“In a little hilltop village, they gambled for my clothes
I bargained for salvation an’ they gave me a lethal dose
I offered up my innocence and got repaid with scorn
“Come in,” she said, “I’ll give you shelter from the storm”
“Oh, sister, am I not a brother to you
And one deserving of affection?
And is our purpose not the same on this earth
To love and follow His direction?”
“Señor, señor, do you know where we’re headin’?
Lincoln County Road or Armageddon?
Seems like I been down this way before
Is there any truth in that, señor?”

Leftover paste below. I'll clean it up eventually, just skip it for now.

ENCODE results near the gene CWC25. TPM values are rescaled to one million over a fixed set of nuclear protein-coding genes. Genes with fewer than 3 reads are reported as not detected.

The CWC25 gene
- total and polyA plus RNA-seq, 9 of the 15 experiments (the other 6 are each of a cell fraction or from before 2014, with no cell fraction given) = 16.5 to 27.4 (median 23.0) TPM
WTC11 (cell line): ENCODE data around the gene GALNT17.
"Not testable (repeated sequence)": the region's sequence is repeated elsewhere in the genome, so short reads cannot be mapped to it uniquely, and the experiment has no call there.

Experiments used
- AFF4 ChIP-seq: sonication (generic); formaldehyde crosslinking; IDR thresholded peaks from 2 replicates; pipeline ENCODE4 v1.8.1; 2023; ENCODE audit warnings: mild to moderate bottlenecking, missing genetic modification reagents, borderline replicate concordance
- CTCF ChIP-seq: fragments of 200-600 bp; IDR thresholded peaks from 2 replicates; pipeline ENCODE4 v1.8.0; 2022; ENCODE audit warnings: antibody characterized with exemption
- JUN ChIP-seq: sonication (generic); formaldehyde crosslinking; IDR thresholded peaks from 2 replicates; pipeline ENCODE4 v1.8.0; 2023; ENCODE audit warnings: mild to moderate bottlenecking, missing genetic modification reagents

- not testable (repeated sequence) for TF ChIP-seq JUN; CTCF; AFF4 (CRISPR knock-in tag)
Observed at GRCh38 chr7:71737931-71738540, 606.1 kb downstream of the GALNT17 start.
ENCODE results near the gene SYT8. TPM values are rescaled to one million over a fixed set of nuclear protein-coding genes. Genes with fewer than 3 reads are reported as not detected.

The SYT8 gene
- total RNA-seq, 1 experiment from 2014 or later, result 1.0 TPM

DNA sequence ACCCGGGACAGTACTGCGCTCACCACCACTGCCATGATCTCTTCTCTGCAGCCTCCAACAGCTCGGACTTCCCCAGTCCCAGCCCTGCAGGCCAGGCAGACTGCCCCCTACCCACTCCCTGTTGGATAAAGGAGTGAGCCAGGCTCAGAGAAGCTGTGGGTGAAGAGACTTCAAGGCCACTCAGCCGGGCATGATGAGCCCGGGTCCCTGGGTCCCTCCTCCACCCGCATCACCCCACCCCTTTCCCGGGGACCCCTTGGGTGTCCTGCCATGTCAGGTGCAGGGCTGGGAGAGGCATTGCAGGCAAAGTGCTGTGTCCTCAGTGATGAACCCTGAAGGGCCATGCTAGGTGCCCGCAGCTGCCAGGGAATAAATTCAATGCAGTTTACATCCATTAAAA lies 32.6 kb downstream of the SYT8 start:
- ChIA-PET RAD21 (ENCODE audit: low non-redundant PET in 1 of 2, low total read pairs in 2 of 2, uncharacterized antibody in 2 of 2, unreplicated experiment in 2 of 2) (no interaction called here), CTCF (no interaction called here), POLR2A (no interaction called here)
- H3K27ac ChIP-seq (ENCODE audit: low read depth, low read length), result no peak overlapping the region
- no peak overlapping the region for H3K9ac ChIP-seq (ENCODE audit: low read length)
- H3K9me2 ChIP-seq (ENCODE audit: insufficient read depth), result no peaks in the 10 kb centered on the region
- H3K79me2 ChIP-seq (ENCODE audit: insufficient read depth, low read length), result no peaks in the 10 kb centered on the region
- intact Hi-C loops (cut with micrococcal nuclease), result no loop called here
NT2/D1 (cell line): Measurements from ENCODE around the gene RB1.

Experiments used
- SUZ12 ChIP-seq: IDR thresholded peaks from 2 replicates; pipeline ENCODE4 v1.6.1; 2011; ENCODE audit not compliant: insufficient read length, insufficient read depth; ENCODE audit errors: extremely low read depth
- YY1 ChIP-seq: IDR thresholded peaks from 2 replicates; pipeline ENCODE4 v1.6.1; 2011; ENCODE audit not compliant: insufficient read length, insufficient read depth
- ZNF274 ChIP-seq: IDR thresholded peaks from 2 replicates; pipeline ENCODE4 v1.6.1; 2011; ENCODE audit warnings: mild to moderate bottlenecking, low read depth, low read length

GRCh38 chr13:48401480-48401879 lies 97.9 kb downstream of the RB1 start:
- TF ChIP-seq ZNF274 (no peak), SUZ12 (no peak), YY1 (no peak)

“I fought with my twin, that enemy within
’Til both of us fell by the way
Horseplay and disease is killing me by degrees
While the law looks the other way”
“But the enemy I see
Wears a cloak of decency
All nonbelievers and men stealers talkin’ in the name of religion
And there’s a slow, slow train comin’ up around the bend”
While the version from October 1978 (cd 3) is almost like a slow jam, an experiment, different words, but with strong vocals from Dylan, the next version, a year later, October 1979 (cd 4) is a complete take, rehearsed with funky horns a la Muscle Shoals, preparing for the opening of the gospel shows in Fox Warfield a few weeks later. Again a very engaged vocal by Dylan, the musicians around him making it a great track – one can only dream of how this could have been, had he brought the horns along for the tour.